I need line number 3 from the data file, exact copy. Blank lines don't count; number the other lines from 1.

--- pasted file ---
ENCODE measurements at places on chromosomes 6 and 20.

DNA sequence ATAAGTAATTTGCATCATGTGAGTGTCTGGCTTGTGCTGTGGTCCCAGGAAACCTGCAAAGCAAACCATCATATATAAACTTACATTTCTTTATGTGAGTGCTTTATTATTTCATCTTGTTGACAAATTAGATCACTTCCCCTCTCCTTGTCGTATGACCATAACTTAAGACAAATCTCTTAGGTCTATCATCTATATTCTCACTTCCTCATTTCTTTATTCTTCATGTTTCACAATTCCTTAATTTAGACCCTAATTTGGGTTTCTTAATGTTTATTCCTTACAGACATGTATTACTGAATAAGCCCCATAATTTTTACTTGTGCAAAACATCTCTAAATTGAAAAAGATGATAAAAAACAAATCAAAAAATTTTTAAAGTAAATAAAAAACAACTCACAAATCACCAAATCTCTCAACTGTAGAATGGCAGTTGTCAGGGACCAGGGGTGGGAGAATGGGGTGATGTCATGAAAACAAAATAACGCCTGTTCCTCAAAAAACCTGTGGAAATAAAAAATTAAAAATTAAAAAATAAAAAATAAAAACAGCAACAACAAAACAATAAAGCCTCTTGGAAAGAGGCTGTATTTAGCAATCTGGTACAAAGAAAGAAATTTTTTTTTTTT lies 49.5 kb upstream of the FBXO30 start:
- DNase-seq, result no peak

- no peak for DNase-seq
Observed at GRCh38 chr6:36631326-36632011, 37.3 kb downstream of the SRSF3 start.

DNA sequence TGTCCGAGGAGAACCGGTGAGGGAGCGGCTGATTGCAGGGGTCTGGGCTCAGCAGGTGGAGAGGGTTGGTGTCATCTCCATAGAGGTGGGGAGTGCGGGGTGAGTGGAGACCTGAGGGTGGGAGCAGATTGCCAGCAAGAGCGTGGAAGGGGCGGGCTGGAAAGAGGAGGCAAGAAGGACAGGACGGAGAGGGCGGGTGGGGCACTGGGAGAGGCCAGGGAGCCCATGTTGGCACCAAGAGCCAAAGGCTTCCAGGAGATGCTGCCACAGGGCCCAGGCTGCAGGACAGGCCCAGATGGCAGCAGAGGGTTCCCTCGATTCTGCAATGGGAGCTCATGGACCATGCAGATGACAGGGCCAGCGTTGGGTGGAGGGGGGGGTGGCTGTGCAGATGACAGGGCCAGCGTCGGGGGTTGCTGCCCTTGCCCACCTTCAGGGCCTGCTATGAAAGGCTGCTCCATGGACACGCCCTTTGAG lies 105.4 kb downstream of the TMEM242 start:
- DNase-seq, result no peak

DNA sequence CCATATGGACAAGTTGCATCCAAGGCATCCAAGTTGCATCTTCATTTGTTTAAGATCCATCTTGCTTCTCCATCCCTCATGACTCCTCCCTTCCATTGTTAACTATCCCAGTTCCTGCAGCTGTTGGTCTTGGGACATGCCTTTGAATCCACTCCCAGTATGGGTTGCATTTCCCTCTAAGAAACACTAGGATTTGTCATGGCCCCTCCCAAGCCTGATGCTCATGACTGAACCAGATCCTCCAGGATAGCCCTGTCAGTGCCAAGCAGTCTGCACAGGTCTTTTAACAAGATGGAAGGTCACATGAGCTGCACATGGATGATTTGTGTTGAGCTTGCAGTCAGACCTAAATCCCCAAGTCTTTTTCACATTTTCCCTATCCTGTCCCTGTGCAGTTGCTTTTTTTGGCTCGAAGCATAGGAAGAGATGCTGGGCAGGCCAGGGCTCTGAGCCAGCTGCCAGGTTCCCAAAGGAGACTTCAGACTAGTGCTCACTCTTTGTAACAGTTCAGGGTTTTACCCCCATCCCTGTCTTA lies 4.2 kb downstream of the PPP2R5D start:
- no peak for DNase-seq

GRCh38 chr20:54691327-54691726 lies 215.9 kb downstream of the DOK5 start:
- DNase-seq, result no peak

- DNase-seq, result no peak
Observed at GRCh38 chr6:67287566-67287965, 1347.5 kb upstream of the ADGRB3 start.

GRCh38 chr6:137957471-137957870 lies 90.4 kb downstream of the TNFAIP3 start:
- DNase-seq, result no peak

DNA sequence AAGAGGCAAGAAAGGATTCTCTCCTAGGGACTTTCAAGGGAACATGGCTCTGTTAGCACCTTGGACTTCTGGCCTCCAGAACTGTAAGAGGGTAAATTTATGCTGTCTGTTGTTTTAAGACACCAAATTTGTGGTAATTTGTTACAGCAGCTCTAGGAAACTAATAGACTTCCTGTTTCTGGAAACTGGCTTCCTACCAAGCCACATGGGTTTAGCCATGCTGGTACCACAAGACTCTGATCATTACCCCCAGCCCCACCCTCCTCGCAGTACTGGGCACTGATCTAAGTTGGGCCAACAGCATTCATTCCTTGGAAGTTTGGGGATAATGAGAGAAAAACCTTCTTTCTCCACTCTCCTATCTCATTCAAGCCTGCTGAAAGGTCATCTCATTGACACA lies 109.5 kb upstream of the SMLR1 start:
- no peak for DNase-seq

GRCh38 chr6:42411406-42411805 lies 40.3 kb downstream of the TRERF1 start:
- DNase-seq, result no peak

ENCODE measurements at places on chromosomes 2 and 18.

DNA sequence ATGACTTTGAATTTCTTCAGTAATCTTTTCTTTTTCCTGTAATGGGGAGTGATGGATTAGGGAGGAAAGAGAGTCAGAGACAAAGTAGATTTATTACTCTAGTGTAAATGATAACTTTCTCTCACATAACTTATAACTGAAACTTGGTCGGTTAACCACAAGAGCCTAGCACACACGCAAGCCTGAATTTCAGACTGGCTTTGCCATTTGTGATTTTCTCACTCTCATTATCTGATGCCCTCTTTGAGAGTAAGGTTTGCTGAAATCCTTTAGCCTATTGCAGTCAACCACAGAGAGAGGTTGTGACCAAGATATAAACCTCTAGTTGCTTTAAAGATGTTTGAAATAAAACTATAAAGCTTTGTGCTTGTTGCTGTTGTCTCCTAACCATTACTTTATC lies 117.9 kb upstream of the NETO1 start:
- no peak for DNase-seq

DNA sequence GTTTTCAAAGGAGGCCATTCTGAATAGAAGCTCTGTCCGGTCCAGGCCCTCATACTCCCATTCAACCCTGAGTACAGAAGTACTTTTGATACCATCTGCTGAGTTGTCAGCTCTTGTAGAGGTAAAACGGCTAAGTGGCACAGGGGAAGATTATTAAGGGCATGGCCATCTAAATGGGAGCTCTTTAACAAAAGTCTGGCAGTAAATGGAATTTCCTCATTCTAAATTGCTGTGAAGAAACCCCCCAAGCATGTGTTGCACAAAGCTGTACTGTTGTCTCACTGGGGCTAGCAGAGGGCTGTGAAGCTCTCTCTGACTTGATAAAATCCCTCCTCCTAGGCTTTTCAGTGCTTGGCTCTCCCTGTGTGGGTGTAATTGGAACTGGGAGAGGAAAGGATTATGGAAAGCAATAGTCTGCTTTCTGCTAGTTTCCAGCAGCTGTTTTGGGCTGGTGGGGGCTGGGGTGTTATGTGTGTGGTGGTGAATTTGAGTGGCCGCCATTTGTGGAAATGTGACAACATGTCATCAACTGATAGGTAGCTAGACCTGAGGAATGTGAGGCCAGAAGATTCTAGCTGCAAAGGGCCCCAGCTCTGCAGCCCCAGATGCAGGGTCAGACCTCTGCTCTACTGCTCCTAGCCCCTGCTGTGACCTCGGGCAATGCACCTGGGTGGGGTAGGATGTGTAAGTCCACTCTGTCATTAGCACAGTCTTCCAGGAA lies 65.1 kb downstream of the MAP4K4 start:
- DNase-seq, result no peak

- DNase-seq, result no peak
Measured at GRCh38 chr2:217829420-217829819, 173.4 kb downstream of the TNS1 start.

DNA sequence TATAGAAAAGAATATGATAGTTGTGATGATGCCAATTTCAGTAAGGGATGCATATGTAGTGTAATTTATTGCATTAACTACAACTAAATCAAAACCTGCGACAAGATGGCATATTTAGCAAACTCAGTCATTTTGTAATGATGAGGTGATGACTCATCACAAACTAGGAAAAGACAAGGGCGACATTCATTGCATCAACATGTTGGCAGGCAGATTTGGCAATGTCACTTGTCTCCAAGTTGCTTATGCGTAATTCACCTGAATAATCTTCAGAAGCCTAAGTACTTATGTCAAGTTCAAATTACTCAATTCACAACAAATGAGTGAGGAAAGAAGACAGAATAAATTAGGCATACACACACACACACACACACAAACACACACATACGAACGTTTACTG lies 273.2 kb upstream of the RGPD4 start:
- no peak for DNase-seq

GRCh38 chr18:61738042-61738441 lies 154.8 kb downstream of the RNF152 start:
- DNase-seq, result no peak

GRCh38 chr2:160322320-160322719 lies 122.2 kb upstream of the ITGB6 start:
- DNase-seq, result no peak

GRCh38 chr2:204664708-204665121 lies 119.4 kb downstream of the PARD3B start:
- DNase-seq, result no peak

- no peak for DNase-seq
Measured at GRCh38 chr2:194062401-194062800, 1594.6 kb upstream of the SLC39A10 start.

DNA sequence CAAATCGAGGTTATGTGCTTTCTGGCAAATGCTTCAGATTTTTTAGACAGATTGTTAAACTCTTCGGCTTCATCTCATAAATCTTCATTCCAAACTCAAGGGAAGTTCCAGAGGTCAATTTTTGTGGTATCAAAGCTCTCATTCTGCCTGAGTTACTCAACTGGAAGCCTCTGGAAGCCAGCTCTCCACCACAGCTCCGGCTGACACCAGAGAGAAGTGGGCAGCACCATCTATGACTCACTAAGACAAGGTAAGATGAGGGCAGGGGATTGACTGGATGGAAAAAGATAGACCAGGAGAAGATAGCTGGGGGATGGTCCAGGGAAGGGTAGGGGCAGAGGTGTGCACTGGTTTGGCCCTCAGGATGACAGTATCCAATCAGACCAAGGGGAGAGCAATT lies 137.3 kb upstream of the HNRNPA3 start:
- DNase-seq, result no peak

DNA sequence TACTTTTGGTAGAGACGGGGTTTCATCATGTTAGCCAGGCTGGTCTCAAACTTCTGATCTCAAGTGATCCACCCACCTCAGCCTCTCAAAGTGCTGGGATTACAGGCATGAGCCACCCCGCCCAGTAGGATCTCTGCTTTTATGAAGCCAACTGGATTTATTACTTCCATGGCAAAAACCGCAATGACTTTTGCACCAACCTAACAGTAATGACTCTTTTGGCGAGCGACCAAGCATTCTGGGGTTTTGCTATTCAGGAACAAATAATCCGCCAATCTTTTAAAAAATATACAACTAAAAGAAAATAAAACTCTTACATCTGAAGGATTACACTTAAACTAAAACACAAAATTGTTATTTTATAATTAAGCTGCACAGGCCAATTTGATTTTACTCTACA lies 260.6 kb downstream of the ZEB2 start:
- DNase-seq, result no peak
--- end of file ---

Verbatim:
- DNase-seq, result no peak